The other interesting thing about this story, back in verse 26, she was engaged to Joseph, a man who was a descendant of David. Really he was in the blood line of a King. And Jesus' lineage was also of David. Between David and Jesus was Solomon, David's son. Whose mother was Bathsheba. Don't know if you remember or not, but Bathsheba wasn't David's wife. She was the beautiful woman who was bathing on the rooftop that David lusted after, sent her husband into battle to be killed for and ended up sleeping with her and having a son, Solomon. This is the line that God allowed Jesus to be descended from. God, in his infinite wisdom, can make anything work together for good, if it pleases Him. He always has a bigger plan.

Back to Mary, I also love what she says about God, " God took one good look at me, and look what happened—I’m the most fortunate woman on earth! What God has done for me will never be forgotten, the God whose very name is holy, set apart from all others." This feeling, like you just won the lottery, is one that only God can give. It's not something you can plan for, earn or order up from a menu. This is something that takes you completely by surprise and you know in your heart of hearts that it has to be from God. Only God.  Every good and loving gift is from God. Mary knew this. She knew that God's favor was on her, and she gave Him all the credit. And she would forever remember that God did this for her, called her to be special and precious, and blessed with this child. 

I'm not really sure that she knew the full extent of what would transpire over the next 33 years. Especially the last 3, or even the last 6 months. She must have seen the determination in her sons eyes. Mary would have been no less than a mom and wanted to protect her son, her only son. She saw how Jesus grew into this person who reflected God's love, became completely enamored with him, respected him and trusted him. She could never have imagined how it would all end. Watching. Emotionally wrecked. Helpless. Trying to have faith still. Remembering how it all started with Gabriel telling her she was beautiful, full of God's beauty, both inside and out. It must have felt like a quantum leap to be in that final moment of Jesus' life, he was only a baby, just a minute ago, wasn't he? Can't we stop time? I don't think Mary would have survived if she knew what was planned for his life. She just woke up everyday, doing what she had to do, as his mother. Never thinking the end would come sooner than anyone would ever think.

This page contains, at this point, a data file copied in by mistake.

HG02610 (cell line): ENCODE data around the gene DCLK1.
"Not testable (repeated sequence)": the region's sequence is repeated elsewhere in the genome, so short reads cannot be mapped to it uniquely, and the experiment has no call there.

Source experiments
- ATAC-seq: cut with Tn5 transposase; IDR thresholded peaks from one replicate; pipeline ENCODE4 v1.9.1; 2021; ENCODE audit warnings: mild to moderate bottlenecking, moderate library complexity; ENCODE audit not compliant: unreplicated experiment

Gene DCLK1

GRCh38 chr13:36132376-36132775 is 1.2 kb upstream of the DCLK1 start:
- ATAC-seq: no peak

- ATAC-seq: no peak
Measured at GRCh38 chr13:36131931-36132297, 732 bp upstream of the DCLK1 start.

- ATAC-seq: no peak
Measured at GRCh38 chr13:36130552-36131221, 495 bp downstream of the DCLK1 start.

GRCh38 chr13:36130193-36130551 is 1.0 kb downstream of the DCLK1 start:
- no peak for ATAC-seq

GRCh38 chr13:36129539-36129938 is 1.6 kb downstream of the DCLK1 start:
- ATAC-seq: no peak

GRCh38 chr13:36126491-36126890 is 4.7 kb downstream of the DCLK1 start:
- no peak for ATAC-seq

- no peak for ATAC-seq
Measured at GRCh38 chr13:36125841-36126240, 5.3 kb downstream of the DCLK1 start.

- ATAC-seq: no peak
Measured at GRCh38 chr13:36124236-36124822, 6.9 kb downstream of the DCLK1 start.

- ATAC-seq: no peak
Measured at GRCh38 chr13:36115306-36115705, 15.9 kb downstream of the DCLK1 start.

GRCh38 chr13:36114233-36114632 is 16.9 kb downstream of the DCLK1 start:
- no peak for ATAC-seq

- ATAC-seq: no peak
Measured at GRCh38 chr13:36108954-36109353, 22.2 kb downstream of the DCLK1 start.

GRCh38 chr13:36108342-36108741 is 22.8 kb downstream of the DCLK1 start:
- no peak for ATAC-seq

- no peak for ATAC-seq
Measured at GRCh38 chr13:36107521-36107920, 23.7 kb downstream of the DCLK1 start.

Mary was blessed, no doubt about it. She knew Jesus in a way no one else would. His smile, his laugh, his silliness as a kid, how he slept, how he cried, what his favorite meals were, what games he liked to play, the names of his friends, how he worked hard. I love how Mark Lowry described Jesus as a baby, his hands and fingers wrapped around hers were the ones that scooped out the oceans and formed the rivers; his feet were the same ones that had walked on stars and was worshiped by angels; his little lips were the same ones that spoke the world into existence. And she was his mother. No wonder people hold her in high esteem. We would trade places with her in a heartbeat.

No challenge this time for your or me. Just relish the thought that the little baby figure that you see laying in a manger scene, whether it's on the mantel, out on a lawn, or in a church, had a real purpose for being born. Believe it or not, that purpose was you.

Christmas: Day 18 and Counting - 2000 Miles

Today, listening to Christmas music, I could not have been more surprised. This is one of my absolute favorite Christmas songs. The version we are most familiar with was recorded by Coldplay. Chris Martin plays the piano like no one else and sings even better. I love this version. The surprise...Coldplay didn't write this song. Originally it was written and performed by The Pretenders' Chrissie Hynde in 1983. Now, I was a big fan of this group but never, ever heard this song. Until Coldplay. I feel so musically illiterate! Either way, the song triggers feelings many people experience around Christmas time and many other holidays. It's sad in a way because of the picture it draws of one being away from someone they love. But beautiful in a way because of the snowy winter, Christmas-y feeling that's portrayed.

2000 Miles - The Pretenders

 He's gone, 2000 miles, Is very far.
The snows falling down.
It's colder day by day.
I miss you.
The children were singing,
He'll be back at Christmas time.
And these frozen and silent nights,
Sometimes in a dream, You appear.
Outside under the purple sky,
Diamonds in the snow, Sparkle.
Our hearts were singing,
It felt like Christmas time.
2000 miles is very far through the snow
I'll think of you Wherever you go.
He's gone, 2000 miles Is very far.
The snows falling down,
It's colder day by day.
I miss you.
I can hear people singing,
It must be Christmas time.
I hear people singing,
It must be Christmas time.